High blood pressure: A poor diet in childhood might ‘double the risk of cancer’

High blood pressure: Doctor explains benefits of hibiscus tea

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Doctor Emilia Gomez Pardo said: “We are what we eat, but we eat what we buy.”

Doctor Pardo says a poor diet in childhood, and other unhealthy lifestyle habits, can be seen when children enter early adulthood in their early 20s, when cardiovascular issues first start to be detected.

As a result, Doctor Pardo is encouraging people to empty their fridges and cupboards of “unhealthy foods” and to move towards healthier diets.

Obesity is a growing problem in Britain and the rest of Europe.

Doctor Pardo says “the environment that surrounds us is absolutely obesogenic: everything is made in a way that makes people become overweight”.

Part of the problem is often the unhealthiest foods with the highest levels of chemicals and salt are the cheapest.

Amid a cost-of-living crisis, families are trying to save money where they can and this means buying cheaper, lower-quality food.

The impact of eating poorer quality food doesn’t just have an impact for children when they’re young, it can also impact them greatly in the future.

Doctor Pardo added: “Millennials have double the risk of contracting cancer due to the Western lifestyle and the negative effects of [poor diet] in childhood.

“Taking into account alcohol consumption and excess weight, it can be said that one in three tumours is connected with inadequate nutrition.”

As a result, there are growing calls for a large scale campaign to help people eat healthier despite the difficult times.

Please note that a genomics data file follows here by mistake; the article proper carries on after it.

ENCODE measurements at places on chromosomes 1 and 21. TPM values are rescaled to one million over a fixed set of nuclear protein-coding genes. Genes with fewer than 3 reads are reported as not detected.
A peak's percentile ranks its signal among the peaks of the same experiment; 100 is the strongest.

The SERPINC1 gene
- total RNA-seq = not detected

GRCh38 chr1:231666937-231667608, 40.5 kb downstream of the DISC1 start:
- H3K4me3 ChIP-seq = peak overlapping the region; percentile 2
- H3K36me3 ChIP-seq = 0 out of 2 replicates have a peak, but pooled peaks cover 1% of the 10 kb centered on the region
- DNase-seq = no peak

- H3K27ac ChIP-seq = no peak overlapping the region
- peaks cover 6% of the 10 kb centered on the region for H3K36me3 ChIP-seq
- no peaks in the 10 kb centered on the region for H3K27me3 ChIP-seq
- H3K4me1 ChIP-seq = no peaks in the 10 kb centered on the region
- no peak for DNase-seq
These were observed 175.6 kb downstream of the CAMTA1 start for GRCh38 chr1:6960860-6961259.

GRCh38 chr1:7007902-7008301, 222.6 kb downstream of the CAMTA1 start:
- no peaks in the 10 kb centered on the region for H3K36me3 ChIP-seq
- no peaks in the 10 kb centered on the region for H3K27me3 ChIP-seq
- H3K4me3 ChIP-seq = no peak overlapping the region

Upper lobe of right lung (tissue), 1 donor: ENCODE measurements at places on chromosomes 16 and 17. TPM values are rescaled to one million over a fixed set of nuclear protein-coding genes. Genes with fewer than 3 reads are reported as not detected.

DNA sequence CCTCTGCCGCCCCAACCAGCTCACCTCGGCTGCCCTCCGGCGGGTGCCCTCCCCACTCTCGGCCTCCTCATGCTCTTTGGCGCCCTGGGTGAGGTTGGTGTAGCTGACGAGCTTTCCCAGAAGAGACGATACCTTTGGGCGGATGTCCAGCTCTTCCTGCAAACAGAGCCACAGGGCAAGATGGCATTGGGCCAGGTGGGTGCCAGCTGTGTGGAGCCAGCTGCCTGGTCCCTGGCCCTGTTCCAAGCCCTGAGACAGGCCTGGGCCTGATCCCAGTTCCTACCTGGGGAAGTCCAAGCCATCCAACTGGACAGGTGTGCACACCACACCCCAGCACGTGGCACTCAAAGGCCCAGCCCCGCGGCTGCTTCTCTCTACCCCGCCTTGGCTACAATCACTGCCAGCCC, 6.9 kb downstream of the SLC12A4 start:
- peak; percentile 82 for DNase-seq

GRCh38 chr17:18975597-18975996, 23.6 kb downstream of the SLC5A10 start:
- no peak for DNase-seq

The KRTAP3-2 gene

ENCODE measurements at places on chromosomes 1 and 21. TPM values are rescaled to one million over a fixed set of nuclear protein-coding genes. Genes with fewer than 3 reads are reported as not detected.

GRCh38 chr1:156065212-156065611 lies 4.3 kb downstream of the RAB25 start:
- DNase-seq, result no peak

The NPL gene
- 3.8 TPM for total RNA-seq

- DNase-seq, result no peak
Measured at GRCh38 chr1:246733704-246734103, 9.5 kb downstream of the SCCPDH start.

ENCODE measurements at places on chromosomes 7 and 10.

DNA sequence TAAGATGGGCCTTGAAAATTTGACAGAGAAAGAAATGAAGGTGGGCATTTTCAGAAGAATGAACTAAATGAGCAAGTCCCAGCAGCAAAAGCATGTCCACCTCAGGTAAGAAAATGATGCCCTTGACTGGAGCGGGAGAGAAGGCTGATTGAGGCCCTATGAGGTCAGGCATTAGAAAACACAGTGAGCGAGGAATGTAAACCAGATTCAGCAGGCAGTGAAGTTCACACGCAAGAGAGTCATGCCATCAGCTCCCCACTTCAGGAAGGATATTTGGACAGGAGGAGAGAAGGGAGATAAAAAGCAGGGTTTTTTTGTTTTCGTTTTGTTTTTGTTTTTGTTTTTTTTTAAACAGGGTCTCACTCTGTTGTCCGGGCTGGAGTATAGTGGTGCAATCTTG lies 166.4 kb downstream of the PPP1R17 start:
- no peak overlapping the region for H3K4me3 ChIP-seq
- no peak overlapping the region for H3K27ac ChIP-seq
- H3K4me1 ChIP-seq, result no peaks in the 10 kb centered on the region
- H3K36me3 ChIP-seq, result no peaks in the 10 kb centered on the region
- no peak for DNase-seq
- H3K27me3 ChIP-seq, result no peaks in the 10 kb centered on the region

Pardo recommends parents lead by example as “lifestyle is inherited”.

A belief in the power of a good diet is shared by other scientists as well as Pardo.

Molecular Biologist Danielle Lemay, of the Agricultural Research Service, said modifying the diet “has the potential to be a new weapon in the fight against resistance to antimicrobials”.

Lemay added: “It’s not about eating an exotic diet, but a diverse diet, adequate in fibre.”

Comments from Lemay come amid the results of a new study showing eating just eight to 10 grams of soluble fibre a day can reduce microbial resistance to antibiotics.

Antibiotic resistance is one of the fears held by the medicinal community.

If large swathes of population become immune to antibiotic treatments, several conditions will become almost untreatable.

Furthermore, some conditions are now starting to become resistant to antibiotic treatment.

Therefore, it is key people do their best to remain healthy and to avoid becoming ill through regular exercise and a balanced diet.

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